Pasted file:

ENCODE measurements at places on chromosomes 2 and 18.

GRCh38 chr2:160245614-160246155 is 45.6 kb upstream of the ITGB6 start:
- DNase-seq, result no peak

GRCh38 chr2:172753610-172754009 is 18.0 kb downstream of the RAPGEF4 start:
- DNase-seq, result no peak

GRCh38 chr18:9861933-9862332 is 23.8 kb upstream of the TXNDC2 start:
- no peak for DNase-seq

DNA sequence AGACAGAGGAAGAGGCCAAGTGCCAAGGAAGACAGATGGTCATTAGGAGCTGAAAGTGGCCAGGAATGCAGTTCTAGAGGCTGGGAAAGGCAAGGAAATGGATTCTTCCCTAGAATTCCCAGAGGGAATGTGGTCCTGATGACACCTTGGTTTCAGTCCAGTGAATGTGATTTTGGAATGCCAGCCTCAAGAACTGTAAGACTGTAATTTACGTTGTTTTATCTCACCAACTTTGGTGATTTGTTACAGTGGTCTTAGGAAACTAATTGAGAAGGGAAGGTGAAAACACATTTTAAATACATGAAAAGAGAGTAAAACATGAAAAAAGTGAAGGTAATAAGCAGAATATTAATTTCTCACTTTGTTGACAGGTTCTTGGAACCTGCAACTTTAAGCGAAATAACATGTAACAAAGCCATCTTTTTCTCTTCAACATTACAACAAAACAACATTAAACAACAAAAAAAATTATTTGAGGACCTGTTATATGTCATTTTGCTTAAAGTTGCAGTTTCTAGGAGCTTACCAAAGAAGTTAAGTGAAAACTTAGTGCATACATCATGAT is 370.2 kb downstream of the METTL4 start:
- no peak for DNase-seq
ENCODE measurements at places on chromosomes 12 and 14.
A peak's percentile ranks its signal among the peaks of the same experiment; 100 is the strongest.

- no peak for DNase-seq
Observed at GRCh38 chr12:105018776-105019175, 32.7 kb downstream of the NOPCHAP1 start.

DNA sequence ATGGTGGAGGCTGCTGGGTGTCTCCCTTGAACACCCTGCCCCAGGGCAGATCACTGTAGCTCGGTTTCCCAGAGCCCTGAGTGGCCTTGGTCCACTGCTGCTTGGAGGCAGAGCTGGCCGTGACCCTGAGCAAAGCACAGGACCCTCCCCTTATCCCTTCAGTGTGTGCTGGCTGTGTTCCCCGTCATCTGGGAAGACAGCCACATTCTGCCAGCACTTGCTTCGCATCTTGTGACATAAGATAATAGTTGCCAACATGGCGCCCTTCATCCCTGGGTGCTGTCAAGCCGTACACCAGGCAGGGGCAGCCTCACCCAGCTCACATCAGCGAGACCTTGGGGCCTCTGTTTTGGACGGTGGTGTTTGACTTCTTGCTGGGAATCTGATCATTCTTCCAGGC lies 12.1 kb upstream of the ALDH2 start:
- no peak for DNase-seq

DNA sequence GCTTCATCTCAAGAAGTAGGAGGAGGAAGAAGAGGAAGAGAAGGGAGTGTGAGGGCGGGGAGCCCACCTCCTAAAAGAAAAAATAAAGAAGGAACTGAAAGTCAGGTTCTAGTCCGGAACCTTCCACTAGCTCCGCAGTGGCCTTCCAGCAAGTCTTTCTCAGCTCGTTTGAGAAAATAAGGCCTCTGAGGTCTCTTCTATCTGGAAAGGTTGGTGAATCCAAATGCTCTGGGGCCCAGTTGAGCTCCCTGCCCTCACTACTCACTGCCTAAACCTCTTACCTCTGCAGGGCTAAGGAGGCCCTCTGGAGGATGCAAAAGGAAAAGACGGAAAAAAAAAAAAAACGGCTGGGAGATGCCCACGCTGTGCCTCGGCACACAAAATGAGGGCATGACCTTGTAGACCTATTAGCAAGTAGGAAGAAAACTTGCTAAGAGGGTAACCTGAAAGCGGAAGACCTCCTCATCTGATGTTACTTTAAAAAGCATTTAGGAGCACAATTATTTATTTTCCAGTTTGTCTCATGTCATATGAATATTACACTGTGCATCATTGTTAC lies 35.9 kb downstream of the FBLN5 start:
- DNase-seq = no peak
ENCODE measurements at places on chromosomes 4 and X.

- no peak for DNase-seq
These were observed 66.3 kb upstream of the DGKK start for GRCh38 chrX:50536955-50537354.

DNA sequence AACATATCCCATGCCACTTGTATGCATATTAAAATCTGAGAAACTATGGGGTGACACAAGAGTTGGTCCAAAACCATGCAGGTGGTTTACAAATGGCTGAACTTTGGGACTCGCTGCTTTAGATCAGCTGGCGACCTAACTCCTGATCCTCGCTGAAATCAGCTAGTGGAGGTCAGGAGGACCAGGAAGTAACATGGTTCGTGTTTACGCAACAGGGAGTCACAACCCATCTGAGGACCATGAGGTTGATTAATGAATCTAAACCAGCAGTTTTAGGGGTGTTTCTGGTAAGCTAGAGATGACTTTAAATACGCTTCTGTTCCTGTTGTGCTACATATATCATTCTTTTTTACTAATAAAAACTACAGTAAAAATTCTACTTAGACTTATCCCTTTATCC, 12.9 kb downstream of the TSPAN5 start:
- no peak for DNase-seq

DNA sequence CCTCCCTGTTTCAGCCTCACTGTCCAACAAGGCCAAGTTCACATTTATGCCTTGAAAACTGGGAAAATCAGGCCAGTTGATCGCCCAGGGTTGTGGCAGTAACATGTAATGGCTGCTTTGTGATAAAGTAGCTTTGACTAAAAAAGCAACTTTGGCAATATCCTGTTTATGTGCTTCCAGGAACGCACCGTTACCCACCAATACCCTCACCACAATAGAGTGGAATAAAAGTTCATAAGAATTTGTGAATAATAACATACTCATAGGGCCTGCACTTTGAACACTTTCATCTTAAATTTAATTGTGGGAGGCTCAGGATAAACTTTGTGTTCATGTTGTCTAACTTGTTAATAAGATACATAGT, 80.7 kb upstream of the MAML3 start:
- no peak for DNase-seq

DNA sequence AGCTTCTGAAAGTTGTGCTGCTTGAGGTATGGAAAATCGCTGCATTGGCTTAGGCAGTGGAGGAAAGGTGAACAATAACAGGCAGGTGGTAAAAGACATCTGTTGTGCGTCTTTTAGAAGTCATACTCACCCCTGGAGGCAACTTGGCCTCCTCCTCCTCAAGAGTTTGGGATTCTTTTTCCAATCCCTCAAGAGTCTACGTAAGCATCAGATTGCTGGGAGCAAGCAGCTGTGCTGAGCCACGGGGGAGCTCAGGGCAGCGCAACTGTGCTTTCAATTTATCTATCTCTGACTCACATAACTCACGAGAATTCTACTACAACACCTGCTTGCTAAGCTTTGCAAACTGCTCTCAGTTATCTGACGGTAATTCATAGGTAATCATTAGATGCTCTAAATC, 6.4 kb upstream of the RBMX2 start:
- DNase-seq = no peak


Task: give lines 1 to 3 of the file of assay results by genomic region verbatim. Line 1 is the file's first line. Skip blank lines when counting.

ENCODE measurements at places on chromosomes 2 and 18.

GRCh38 chr2:160245614-160246155 is 45.6 kb upstream of the ITGB6 start:
- DNase-seq, result no peak